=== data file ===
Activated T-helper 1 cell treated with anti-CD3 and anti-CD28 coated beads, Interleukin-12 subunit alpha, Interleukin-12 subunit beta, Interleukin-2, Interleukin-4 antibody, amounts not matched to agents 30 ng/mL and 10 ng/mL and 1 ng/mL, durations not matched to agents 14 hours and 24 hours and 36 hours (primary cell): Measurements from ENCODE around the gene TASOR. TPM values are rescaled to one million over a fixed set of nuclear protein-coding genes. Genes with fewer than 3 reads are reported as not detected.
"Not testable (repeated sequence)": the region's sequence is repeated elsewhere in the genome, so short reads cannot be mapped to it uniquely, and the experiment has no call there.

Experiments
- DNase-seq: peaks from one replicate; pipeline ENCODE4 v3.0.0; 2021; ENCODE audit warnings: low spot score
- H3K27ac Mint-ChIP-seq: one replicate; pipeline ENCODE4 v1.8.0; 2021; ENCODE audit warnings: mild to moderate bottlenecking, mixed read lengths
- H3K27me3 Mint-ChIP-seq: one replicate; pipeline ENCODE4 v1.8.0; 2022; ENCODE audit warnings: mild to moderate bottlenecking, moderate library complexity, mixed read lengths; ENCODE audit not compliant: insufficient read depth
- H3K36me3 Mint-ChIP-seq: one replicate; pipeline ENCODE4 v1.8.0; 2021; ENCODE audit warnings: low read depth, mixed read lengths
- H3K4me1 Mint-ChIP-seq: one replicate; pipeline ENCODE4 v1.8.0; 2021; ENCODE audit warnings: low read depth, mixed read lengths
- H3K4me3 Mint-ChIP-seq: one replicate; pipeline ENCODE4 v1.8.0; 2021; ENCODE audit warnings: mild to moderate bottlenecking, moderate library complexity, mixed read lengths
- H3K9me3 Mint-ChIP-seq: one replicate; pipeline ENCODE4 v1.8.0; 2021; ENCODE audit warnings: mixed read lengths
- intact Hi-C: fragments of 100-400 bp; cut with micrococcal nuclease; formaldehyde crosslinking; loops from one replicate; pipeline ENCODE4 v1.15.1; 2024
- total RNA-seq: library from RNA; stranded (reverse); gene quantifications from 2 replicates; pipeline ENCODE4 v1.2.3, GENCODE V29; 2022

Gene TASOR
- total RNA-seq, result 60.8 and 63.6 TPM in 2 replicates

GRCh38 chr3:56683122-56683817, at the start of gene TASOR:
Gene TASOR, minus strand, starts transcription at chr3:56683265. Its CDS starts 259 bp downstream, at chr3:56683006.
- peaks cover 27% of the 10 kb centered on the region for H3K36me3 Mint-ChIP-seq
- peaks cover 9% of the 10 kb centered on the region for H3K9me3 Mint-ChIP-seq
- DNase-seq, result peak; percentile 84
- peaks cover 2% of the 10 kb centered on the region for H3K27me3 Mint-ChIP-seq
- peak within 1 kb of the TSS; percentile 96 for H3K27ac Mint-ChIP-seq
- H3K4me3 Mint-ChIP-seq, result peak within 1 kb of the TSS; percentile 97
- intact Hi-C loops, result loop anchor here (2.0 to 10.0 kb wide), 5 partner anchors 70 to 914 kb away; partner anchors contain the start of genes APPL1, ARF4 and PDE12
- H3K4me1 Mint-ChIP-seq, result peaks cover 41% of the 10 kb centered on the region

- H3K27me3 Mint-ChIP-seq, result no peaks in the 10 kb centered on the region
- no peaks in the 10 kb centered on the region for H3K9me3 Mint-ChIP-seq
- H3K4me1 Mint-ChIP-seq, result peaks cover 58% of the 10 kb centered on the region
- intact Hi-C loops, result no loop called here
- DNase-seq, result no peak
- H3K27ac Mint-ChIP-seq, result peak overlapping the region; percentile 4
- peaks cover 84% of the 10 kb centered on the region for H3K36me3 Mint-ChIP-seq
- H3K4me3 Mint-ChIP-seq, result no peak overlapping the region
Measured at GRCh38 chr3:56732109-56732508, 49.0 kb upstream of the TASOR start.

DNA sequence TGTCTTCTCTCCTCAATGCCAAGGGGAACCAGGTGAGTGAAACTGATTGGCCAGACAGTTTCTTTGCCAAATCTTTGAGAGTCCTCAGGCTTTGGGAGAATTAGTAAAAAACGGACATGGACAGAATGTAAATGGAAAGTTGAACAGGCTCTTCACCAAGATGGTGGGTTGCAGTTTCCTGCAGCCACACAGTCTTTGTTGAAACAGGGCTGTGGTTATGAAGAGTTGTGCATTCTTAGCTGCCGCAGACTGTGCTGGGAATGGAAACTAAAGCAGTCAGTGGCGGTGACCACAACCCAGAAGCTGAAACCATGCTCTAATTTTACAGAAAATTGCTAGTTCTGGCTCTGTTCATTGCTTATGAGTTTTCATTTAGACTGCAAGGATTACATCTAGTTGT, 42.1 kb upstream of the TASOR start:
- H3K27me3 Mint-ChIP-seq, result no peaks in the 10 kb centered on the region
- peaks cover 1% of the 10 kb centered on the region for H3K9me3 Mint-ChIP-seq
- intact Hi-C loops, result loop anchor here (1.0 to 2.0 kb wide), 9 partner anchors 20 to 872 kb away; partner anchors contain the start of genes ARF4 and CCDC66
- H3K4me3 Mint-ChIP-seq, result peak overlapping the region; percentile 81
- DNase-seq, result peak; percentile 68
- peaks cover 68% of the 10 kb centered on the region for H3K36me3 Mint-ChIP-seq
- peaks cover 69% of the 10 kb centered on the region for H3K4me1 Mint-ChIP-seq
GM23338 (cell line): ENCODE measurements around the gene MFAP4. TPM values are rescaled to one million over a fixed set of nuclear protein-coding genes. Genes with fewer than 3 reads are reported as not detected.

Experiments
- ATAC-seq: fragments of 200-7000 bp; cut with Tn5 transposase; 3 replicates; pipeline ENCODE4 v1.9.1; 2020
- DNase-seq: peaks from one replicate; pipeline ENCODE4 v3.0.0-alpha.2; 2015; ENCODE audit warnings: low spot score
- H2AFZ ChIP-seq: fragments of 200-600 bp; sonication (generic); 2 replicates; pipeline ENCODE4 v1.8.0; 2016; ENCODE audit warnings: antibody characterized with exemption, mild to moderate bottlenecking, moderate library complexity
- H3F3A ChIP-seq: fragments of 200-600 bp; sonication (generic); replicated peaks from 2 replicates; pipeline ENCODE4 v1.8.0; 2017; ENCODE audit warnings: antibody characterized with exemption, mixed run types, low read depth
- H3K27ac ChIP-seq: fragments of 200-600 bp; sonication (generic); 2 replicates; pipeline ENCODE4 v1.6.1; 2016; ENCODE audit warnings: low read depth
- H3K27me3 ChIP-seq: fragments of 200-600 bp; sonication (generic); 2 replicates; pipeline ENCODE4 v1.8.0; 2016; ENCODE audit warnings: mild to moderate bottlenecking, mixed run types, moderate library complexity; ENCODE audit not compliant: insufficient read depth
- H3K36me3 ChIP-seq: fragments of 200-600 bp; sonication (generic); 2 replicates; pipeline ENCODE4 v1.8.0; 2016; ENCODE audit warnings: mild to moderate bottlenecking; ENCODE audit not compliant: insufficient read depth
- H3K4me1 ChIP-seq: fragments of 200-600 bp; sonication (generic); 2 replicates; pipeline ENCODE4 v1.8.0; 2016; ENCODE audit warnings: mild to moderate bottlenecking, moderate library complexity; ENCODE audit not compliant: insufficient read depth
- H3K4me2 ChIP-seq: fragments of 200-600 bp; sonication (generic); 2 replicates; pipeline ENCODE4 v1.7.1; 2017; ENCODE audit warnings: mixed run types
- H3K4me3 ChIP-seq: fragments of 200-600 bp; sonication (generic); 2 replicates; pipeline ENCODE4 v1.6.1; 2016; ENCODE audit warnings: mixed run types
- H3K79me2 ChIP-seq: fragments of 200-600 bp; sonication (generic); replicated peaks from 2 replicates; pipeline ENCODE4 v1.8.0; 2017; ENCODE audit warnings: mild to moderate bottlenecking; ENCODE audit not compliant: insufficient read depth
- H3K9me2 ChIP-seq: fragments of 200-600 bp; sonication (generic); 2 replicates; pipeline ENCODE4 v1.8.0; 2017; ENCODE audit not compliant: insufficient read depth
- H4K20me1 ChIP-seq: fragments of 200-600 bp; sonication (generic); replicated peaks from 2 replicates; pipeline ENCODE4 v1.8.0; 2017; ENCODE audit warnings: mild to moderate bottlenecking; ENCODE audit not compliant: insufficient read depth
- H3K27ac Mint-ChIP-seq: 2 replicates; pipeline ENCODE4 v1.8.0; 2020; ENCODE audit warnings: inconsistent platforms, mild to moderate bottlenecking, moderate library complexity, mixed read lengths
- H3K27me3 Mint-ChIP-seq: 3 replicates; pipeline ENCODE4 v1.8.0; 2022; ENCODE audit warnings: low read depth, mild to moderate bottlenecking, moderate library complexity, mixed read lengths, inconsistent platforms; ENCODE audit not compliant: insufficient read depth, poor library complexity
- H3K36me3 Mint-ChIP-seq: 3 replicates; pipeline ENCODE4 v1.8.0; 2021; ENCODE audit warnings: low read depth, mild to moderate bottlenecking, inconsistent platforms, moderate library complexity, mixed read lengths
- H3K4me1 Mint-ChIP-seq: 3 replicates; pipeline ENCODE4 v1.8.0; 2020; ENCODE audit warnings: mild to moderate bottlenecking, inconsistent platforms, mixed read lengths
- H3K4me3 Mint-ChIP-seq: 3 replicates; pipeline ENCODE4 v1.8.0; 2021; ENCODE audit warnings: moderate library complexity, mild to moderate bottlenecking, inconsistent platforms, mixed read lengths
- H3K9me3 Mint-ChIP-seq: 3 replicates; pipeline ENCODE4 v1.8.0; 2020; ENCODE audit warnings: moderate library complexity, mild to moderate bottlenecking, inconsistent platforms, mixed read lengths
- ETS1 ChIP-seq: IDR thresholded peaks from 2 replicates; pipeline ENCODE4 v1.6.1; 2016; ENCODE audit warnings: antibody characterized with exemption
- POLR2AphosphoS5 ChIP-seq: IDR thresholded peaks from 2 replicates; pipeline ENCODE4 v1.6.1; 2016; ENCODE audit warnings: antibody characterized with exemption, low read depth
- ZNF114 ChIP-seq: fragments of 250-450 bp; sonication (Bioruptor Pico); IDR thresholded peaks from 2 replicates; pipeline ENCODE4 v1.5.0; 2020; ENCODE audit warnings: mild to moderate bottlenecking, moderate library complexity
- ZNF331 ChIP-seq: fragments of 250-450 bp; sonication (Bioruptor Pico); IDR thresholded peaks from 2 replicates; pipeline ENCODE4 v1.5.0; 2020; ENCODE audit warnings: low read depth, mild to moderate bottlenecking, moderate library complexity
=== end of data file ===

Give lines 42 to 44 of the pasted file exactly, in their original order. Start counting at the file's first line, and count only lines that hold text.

GM23338 (cell line): ENCODE measurements around the gene MFAP4. TPM values are rescaled to one million over a fixed set of nuclear protein-coding genes. Genes with fewer than 3 reads are reported as not detected.

Experiments
- ATAC-seq: fragments of 200-7000 bp; cut with Tn5 transposase; 3 replicates; pipeline ENCODE4 v1.9.1; 2020